HM Treasury  

Lender bail-out loan repaid in full

Lender bail-out loan repaid in full

UK Asset Resolution has fully repaid the £48.7bn that was funded by the government as part of a rescue package of lenders after the financial crisis, its yearly results have shown.

Ukar is the holding company of the government owned NRAM (formerly Northern Rock) and Bradford & Bingley businesses, created in 2010 to manage the winding down of these lenders in an orderly way.

In Ukar’s results for the year to the end of March, the nicknamed "bad bank" reported that all outstanding Bradford & Bingley and NRAM government loans from HM Treasury were repaid.

It will now look to dispose of the government’s investments in both companies.

According to the results, the total number of customers fell by 96,000 to 35,000 in the year to March 31, reducing the lending balance to £5.5bn.

The number of mortgage customers in three or more months in arrears reduced by 14 per cent and the bank put this down to proactive arrears management in a low interest rate environment.

Assets on the company’s balance sheet reduced by £8.4bn to sit at £11.4bn following the sale of a number of portfolios — the second phase of Bradford & Bingley, £860m of equity release loans to Rothesay Life Plc, and £100m worth of commercial loans to Davidson Kempner and Arrow Global.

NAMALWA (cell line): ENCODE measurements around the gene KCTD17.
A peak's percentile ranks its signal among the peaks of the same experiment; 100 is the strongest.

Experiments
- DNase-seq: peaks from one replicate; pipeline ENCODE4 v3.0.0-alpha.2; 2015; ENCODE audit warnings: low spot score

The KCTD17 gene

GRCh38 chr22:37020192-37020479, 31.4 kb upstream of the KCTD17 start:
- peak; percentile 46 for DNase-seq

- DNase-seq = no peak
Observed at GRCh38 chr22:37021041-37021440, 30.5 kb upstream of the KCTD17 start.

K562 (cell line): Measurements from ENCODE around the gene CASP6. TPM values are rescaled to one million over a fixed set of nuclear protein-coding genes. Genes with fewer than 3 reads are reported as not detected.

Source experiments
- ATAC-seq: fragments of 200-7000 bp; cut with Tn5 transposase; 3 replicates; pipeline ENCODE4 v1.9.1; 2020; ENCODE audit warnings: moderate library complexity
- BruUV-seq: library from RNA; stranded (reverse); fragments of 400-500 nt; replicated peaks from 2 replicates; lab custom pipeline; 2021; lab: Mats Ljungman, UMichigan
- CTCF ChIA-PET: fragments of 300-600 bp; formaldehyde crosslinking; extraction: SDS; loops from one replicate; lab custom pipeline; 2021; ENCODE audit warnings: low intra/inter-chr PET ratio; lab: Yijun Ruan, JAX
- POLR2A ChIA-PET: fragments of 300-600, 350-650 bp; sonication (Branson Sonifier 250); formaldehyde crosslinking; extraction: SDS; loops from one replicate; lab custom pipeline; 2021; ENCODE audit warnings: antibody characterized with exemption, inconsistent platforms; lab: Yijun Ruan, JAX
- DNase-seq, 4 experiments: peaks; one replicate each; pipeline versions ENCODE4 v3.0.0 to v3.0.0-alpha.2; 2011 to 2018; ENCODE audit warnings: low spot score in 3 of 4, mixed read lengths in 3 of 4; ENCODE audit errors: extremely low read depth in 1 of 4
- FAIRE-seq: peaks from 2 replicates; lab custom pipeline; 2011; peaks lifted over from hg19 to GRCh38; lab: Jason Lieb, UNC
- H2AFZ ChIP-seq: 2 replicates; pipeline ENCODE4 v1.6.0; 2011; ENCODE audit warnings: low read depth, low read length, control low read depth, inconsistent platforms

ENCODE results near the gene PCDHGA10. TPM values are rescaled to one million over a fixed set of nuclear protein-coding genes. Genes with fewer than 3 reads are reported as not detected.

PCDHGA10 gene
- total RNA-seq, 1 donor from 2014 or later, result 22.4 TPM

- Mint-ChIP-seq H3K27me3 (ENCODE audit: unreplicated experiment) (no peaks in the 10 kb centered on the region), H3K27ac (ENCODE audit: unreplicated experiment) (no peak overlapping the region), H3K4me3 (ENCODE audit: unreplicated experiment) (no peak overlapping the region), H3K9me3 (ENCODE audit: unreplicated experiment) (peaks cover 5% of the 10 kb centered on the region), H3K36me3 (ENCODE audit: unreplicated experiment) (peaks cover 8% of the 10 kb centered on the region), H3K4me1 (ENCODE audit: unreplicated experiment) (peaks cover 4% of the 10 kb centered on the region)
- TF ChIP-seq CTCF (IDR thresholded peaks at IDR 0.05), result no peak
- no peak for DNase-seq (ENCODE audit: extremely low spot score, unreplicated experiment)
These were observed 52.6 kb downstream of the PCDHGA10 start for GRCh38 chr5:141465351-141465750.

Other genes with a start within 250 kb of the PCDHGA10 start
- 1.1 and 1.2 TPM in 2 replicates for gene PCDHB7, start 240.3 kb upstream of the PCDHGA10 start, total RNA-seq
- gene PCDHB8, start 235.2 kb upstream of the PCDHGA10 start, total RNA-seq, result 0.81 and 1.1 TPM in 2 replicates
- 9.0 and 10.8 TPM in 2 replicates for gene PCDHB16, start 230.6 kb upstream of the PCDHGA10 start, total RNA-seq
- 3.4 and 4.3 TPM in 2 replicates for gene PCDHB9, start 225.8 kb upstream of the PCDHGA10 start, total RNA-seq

Ian Hares, chief executive of Ukar, said: "I am delighted that, in under ten years, we have been able to repay in full the government loan of £48.7bn. 

"The final payment followed the completion of the sale of the two NRAM portfolios. 

"In turn we’ve been able to reduce and simplify our balance sheet which is 94 per cent smaller since formation."

He added: "Looking forward, we are focused on the disposal of the remaining government investments in NRAM and Bradford & Bingley while ensuring that customers are appropriately protected."

The selling of government loans came under scrutiny in April when the Treasury sold old NRAM loans to inactive lender Citi.

Concerns were raised this would create more mortgage prisoners — those who could get a cheaper deal elsewhere but are blocked from switching — but the government rebutted it had been unable to find an active lender for the deal.

imogen.tew@ft.com

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